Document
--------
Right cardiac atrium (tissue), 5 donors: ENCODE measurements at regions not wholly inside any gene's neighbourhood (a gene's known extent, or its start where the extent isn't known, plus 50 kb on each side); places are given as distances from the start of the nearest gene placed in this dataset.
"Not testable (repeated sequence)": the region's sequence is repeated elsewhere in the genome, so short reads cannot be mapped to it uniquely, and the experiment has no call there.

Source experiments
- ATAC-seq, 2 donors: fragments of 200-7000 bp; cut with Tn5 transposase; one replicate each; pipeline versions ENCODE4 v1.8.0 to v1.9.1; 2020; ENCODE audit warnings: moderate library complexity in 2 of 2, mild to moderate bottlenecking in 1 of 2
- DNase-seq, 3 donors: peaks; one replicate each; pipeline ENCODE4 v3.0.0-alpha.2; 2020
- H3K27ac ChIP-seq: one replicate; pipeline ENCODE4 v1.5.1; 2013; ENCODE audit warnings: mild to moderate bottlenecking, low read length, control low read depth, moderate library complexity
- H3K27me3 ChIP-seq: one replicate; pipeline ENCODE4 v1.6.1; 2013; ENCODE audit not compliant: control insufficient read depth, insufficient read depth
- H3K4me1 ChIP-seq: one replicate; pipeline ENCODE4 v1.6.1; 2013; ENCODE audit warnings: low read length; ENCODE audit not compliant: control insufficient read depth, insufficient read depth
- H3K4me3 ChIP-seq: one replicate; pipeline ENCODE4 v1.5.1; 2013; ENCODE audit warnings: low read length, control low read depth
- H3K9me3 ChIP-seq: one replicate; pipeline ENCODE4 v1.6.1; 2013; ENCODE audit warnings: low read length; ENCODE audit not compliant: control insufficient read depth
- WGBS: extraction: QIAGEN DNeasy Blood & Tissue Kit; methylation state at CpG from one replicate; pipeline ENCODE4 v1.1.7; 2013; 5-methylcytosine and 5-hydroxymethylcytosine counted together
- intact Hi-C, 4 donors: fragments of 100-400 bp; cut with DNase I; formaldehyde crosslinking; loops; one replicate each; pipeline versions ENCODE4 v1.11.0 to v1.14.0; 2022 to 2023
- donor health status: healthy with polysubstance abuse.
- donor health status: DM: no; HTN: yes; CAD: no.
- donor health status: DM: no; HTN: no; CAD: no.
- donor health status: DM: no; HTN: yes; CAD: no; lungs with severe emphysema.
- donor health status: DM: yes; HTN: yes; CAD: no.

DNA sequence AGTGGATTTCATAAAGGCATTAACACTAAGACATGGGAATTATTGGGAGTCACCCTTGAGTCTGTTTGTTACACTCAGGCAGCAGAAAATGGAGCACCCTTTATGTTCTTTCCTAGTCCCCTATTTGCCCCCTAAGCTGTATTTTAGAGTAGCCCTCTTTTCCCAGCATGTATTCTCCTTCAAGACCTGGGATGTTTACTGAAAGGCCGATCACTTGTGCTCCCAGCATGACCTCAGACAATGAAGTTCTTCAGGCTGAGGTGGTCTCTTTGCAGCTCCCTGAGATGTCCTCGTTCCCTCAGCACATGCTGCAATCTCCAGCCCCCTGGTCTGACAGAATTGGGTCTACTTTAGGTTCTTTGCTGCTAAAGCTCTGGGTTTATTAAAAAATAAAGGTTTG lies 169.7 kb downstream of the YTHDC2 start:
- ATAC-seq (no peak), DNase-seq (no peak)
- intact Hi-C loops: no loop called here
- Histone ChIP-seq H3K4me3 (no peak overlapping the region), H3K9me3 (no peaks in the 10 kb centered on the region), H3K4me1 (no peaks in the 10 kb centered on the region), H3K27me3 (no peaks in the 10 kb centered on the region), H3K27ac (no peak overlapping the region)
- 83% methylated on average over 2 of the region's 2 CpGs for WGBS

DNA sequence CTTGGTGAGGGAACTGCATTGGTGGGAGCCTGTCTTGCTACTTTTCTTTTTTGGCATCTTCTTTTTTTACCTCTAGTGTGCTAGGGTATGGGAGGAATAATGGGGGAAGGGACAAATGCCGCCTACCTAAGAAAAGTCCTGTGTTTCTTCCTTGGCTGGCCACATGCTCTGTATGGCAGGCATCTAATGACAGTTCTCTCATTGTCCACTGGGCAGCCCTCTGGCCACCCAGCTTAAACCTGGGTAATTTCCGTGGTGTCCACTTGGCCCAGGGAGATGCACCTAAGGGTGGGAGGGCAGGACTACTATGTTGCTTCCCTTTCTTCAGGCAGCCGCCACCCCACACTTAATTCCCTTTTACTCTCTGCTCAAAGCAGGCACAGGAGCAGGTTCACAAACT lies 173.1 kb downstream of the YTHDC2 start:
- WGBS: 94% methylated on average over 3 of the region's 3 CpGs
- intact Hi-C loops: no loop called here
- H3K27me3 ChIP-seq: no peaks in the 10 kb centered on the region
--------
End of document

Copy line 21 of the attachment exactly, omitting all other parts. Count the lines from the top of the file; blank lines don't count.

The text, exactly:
- Histone ChIP-seq H3K4me3 (no peak overlapping the region), H3K9me3 (no peaks in the 10 kb centered on the region), H3K4me1 (no peaks in the 10 kb centered on the region), H3K27me3 (no peaks in the 10 kb centered on the region), H3K27ac (no peak overlapping the region)